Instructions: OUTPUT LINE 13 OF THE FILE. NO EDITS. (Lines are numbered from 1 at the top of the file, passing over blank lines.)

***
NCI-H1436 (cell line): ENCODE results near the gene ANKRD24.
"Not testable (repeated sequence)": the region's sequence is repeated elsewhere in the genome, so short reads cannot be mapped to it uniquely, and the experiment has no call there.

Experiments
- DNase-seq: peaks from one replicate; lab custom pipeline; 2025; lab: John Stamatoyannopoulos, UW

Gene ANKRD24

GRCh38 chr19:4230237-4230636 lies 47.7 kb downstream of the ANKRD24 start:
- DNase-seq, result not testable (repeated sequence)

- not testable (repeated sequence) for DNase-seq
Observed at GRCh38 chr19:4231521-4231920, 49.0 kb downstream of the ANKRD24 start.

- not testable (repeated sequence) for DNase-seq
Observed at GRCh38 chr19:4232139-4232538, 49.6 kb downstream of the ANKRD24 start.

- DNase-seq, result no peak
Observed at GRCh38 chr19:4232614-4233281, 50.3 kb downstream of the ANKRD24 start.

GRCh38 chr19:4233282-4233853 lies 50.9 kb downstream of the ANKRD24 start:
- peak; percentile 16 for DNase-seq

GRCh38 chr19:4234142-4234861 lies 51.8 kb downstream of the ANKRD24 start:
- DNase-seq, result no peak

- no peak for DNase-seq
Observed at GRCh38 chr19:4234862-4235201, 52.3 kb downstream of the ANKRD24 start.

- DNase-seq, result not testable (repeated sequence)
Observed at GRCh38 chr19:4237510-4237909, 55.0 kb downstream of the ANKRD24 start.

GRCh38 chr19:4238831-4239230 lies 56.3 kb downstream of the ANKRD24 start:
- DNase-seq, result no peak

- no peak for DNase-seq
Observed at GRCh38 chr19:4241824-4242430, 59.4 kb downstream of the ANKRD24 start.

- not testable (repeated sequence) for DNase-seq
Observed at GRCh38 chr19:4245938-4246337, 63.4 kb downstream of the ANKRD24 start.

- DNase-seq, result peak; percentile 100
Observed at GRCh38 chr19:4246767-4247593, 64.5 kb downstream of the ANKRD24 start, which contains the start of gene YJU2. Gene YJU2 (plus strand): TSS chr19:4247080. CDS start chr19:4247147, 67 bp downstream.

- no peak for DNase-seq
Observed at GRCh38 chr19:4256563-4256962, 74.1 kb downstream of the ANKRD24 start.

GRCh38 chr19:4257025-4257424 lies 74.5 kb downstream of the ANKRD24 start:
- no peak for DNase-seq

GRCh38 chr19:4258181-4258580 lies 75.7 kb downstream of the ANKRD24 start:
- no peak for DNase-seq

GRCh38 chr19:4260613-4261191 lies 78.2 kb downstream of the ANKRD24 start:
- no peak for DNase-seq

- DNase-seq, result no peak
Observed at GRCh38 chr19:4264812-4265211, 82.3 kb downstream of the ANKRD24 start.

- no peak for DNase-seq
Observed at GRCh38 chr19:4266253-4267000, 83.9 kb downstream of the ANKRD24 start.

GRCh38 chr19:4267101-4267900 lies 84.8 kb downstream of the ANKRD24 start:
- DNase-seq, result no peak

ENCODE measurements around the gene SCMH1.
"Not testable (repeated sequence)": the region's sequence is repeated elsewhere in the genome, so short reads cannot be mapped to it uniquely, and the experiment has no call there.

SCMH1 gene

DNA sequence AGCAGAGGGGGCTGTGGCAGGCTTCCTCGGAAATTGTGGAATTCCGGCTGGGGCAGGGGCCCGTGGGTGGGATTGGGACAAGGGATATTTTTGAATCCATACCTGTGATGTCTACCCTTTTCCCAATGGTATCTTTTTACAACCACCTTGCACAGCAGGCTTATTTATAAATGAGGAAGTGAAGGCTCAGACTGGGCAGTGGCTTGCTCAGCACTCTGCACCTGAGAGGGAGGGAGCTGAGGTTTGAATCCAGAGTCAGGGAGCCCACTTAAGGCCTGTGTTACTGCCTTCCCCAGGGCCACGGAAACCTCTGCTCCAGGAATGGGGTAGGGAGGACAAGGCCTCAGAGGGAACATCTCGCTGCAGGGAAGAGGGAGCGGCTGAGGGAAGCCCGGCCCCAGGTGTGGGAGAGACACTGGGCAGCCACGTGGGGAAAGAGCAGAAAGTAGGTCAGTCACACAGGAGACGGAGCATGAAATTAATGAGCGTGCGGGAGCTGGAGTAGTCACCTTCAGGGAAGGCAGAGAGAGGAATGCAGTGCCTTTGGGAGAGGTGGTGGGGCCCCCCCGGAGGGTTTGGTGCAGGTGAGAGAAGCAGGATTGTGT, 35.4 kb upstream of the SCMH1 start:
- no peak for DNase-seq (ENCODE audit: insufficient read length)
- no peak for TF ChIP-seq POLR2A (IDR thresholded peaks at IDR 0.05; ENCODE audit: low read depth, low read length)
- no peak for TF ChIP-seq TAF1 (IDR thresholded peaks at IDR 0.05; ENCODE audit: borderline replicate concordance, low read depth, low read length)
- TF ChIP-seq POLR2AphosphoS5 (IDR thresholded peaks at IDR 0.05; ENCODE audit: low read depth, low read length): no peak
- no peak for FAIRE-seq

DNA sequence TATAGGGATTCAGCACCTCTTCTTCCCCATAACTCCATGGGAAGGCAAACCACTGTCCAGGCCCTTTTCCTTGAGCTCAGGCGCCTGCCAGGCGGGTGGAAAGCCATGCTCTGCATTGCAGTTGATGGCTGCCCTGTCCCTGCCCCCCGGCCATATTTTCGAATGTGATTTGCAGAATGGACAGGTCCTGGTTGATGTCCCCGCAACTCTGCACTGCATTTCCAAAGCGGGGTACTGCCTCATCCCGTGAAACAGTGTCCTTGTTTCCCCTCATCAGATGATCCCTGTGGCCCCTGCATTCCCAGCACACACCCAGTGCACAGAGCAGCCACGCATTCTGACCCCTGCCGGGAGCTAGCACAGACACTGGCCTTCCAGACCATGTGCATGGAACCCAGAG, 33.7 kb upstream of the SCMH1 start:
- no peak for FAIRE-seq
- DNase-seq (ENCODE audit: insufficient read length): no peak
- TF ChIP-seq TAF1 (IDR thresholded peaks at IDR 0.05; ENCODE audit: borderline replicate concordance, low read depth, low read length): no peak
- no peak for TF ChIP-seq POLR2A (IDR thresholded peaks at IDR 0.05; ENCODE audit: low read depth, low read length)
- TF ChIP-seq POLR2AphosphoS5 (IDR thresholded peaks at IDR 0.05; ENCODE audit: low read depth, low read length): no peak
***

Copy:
Observed at GRCh38 chr19:4232614-4233281, 50.3 kb downstream of the ANKRD24 start.